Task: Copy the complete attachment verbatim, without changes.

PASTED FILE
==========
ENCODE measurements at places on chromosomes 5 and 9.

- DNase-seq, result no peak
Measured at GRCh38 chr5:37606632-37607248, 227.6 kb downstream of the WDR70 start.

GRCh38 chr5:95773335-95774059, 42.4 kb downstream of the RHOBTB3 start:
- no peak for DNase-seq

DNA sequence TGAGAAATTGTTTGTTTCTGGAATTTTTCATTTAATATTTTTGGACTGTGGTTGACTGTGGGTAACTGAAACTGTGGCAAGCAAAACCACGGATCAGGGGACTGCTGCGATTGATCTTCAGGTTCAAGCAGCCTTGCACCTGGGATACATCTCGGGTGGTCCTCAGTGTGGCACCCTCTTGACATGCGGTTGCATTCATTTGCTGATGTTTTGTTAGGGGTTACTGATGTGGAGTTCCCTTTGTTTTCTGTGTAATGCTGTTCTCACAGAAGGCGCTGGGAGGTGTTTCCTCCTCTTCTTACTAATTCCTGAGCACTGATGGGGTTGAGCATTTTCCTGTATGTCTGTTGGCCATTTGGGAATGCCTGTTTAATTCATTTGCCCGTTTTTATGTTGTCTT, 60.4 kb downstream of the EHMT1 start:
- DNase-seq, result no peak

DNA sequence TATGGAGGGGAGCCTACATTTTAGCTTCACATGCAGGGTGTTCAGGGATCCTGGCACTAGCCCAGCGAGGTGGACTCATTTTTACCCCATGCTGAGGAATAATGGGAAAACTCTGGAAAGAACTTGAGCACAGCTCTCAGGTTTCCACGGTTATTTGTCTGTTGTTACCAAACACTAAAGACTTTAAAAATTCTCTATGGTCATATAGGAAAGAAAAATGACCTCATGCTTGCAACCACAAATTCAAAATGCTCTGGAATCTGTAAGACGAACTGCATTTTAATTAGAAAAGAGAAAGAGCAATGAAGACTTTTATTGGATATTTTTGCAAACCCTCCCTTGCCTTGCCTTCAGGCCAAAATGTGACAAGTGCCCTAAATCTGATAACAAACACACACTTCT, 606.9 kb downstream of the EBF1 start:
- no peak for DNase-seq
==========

ENCODE measurements at places on chromosomes 5 and 9.

- DNase-seq, result no peak
Measured at GRCh38 chr5:37606632-37607248, 227.6 kb downstream of the WDR70 start.

GRCh38 chr5:95773335-95774059, 42.4 kb downstream of the RHOBTB3 start:
- no peak for DNase-seq

DNA sequence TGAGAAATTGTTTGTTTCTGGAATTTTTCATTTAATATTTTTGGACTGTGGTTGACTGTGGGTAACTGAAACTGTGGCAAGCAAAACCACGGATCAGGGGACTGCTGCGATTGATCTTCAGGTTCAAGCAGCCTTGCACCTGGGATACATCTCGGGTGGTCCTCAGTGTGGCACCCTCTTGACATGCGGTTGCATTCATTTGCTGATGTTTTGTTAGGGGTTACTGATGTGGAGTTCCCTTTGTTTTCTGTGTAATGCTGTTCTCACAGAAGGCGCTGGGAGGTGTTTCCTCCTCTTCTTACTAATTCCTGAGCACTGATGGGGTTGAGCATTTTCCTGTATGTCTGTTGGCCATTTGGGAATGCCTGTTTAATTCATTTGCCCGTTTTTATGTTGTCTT, 60.4 kb downstream of the EHMT1 start:
- DNase-seq, result no peak

DNA sequence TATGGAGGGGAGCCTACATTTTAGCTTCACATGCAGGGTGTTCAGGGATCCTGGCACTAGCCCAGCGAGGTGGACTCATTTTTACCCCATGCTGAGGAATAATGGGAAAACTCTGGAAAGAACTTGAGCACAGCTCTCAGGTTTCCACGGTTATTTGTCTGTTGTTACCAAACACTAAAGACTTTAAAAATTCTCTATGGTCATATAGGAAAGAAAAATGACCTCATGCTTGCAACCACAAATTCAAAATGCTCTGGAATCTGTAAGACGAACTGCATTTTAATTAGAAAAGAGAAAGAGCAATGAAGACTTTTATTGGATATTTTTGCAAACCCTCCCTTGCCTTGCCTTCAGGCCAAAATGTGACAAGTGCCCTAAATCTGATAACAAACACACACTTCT, 606.9 kb downstream of the EBF1 start:
- no peak for DNase-seq